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playing strategies against players based on **Monte** **Carlo** **Tree** **Search** (MCTS) [4] and Information Set **Monte** **Carlo** **Tree** **Search** (ISMCTS) [5]. The first rule-based player implements the basic greedy strategy taught to beginner players; the second one implements Chitarella’s rules [1] with the additional rules introduced by Saracino [2], and represents the most funda- mental and advanced strategy for the game; the third rule- based player extends the previous approach with the additional rules introduced in [3]. MCTS requires the full knowledge of the game state (that is, of the cards of all the players) and thus, by implementing a cheating player, it provides an upper bound to the performance achievable with this class of methods. ISMCTS can deal with incomplete information and thus implements a fair player. For both approaches, we evaluated different reward functions and simulation strategies. We performed a set of experiments to select the **best** rule-based player and the **best** configuration for MCTS and ISMCTS. Then, we performed a tournament among the three selected players and also an experiment involving humans. Our results show that the cheating MCTS player outperforms all the other strategies while the fair ISMCTS player outperforms all the rule-based players that implement the **best** known and most studied advanced strategy for Scopone. The experiment involving human players suggests that ISMCTS might be more challenging than traditional strategies.

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In this section we briefly describe the design of a minimized user interface, built to enable testing the program against a human player, and the observations obtained from testing the agents. Figure 3 shows the representation of the game board after the console prompt for user input. Twenty games have been played against the developed agents allowing 4000 simulations per a MCTS move, with a 17/20 win rate of the author. In most cases, MCTS-based agents obtained more points than strategy playing agents. In fact, we have observed that the MCTS-UCT agent has mostly performed second **best**. Note that, the performance was estimated not only in the number of points obtained, but also in the amount of built pieces on the board and bought Development Cards, which gives a player advantage in the following rounds. Our observations of the performance of agents are concurrent with the obtained regret and average win rate measurements presented in Section 5.5. As expected, an experienced human player is still superior to the agents. Not only does an experienced human have better abilities to strategically plan the moves, the player has also an overview of the current game state, including resource and Development Cards of opponents.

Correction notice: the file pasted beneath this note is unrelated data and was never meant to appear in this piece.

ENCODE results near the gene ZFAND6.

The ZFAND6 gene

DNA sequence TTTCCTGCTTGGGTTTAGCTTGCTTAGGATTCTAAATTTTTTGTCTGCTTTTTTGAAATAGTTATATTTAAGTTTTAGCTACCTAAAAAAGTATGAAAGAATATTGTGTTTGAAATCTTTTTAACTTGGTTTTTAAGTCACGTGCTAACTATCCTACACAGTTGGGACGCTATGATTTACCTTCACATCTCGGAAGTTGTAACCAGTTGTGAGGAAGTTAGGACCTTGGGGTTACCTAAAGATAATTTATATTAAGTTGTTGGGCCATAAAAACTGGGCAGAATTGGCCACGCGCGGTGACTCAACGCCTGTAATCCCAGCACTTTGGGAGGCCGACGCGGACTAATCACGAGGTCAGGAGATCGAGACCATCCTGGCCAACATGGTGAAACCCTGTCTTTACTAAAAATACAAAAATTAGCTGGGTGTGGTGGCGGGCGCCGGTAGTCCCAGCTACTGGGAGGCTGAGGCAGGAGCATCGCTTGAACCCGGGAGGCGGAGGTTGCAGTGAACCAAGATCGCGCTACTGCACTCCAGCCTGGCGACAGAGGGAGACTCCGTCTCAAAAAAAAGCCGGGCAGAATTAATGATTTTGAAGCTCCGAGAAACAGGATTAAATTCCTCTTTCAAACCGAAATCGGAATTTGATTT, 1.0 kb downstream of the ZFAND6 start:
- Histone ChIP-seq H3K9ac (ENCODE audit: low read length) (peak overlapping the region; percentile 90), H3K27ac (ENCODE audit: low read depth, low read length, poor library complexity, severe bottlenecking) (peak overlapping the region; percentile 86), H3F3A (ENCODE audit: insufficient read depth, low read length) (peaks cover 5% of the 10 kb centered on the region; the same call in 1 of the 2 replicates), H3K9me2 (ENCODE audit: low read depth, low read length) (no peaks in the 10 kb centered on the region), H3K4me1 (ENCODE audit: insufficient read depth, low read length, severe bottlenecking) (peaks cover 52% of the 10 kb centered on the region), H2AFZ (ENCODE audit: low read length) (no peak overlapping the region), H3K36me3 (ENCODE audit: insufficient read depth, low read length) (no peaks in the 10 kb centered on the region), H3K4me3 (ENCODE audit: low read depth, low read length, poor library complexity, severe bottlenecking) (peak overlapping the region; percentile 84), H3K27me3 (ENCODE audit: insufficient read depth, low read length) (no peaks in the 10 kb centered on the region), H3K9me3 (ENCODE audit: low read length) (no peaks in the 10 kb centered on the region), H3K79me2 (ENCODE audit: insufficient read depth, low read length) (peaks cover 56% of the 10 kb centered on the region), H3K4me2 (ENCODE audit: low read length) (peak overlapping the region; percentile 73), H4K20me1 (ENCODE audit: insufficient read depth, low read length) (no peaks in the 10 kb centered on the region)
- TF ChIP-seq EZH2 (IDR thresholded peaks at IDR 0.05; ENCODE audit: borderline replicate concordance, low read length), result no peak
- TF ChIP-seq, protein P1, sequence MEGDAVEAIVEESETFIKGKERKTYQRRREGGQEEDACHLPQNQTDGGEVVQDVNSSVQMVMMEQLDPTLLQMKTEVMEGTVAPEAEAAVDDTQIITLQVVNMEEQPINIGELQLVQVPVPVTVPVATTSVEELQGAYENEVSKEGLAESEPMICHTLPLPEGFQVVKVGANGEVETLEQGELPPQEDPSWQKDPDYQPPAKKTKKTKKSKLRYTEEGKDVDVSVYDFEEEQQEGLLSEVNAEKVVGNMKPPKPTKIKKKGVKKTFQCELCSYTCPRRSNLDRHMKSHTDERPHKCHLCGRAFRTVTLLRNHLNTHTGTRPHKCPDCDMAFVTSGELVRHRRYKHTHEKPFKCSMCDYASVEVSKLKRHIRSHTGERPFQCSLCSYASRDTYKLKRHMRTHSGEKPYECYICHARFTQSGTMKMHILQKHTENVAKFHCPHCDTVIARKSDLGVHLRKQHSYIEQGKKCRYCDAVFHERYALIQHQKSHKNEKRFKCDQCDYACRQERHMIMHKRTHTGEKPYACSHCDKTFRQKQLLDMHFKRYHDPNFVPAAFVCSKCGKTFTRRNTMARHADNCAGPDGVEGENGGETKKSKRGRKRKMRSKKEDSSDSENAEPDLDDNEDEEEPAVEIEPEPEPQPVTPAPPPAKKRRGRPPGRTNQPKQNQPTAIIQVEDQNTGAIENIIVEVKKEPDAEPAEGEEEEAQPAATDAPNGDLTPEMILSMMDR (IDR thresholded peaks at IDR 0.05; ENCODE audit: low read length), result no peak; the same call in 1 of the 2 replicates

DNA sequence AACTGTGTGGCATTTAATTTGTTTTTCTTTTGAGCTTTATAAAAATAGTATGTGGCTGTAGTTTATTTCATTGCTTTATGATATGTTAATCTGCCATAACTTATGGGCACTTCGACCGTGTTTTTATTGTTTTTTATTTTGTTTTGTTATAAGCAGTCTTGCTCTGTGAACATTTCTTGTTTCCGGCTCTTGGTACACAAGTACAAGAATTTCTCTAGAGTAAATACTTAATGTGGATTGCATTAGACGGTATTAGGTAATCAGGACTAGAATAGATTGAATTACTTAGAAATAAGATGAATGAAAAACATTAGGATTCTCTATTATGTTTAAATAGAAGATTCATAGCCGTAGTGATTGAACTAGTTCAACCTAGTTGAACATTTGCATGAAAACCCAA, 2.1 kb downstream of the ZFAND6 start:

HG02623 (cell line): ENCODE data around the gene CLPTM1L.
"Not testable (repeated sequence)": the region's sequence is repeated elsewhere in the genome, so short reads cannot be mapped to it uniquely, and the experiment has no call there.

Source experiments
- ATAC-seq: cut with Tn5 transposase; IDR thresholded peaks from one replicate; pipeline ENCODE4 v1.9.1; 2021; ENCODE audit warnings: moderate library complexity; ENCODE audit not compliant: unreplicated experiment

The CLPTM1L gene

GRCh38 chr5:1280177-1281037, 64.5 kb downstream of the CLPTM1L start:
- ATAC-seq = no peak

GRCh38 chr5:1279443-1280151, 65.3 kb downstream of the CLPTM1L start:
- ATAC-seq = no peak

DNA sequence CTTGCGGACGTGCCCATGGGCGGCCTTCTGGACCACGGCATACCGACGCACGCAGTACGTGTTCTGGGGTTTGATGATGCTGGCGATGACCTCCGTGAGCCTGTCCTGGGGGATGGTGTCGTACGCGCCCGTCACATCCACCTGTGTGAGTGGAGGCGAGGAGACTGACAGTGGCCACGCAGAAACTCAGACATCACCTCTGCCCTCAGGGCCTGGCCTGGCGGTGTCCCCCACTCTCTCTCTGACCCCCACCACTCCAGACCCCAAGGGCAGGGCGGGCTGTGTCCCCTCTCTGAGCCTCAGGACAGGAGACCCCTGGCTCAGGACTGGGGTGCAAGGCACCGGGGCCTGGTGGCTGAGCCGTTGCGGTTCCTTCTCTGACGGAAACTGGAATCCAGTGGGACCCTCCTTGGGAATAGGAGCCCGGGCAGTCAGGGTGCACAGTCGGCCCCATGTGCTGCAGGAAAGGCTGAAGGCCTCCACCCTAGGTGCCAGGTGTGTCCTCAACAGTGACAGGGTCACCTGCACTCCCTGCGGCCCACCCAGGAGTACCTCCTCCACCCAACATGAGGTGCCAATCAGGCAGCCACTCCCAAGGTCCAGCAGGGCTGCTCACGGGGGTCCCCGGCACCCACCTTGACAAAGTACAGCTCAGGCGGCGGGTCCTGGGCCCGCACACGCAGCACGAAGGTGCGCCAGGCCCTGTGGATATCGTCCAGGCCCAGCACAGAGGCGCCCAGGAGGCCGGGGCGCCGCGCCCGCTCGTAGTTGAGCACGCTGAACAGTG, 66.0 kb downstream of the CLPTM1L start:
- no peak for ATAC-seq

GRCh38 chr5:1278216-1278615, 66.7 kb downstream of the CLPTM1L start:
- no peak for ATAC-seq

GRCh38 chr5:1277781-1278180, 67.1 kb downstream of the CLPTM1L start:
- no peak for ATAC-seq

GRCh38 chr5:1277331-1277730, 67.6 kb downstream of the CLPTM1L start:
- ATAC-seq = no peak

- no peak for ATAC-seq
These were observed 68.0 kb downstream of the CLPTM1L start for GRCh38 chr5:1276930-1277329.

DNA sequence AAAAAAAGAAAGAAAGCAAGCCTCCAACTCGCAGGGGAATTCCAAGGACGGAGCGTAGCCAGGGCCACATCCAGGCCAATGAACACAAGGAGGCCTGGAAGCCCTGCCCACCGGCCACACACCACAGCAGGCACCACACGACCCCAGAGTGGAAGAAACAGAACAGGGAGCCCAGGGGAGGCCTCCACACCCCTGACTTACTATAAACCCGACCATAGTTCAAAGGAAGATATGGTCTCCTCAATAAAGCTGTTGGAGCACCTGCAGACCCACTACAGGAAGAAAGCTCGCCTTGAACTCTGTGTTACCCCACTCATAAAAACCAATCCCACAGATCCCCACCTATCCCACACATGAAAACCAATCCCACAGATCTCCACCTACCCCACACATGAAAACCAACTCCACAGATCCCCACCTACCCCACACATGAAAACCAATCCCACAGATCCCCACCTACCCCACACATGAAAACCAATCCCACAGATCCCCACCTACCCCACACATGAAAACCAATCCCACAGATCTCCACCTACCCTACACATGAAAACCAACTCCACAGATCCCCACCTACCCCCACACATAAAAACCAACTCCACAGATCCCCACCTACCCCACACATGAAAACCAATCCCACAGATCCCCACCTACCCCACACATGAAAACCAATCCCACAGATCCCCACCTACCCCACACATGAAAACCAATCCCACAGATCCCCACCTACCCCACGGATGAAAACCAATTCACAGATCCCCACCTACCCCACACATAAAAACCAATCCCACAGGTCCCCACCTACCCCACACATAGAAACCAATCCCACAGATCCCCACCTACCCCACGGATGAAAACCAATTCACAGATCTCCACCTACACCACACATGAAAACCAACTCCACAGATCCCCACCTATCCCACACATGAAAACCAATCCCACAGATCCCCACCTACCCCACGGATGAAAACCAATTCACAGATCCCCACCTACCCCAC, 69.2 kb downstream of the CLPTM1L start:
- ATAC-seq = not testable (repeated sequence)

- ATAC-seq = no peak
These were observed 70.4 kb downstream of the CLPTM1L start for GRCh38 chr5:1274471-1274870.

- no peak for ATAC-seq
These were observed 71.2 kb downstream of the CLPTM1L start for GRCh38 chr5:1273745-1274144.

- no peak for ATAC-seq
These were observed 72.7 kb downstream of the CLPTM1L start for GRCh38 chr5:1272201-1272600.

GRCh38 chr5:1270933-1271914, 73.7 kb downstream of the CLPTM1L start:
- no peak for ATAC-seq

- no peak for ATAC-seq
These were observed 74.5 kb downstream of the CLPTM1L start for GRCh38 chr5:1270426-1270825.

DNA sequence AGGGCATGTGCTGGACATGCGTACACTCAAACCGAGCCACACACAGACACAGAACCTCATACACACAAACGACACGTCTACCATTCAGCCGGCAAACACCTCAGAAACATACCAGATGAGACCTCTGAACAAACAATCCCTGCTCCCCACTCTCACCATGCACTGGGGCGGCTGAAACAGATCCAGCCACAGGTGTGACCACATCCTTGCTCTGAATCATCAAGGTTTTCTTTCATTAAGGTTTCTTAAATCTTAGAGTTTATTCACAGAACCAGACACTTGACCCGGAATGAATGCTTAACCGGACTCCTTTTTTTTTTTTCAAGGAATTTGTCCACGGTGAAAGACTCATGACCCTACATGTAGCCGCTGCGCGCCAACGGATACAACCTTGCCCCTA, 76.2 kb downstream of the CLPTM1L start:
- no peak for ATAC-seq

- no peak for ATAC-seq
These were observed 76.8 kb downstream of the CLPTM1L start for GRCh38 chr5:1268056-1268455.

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also been made in multi-player poker and Skat [18] which show promise towards challenging the **best** human players. Determinization, where all hidden and random information is assumed known by all players, allows recent advances in MCTS to be applied to games with incomplete information and randomness. The determinization approach is not perfect: as discussed by Frank and Basin [19], it does not handle situ- ations where different (indistinguishable) game states suggest different optimal moves, nor situations where the opponent’s influence makes certain game states more likely to occur than others. In spite of these problems, determinization has been applied successfully to several games. An MCTS-based AI agent which uses determinization has been developed that plays Klondike Solitaire [20], arguably one of the most popular computer games in the world. For the variant of the game considered, the performance of MCTS in this case exceeds human performance by a substantial margin. A determinized **Monte** **Carlo** approach to Bridge [21], which uses **Monte** **Carlo** simulations with a **tree** of depth one has also yielded strong play. The combination of MCTS and determinization is discussed in more detail in Section V.

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Evaluation is more difficult in the in-**tree** phase, because pass moves are always generated here to avoid losing sekis in zugzwang situations. A terminal position after two passes in the in-**tree** phase often contains dead blocks. However, the **search** does not have information about the status of blocks. Therefore, the score is determined using Tromp-Taylor rules: every block is considered to be alive. Together with the additional requirements that the two passes are both played in the **search**, this will still generate the **best** move if Chinese rules are used, in which dead blocks may remain on the board, because the Tromp-Taylor score of a territory is a lower bound to its Chinese score. The player to move will only generate a pass move if the game is a win in case the opponent terminates the game by also playing a pass, and the resulting “final” position is evaluated with Tromp-Taylor. B. The Player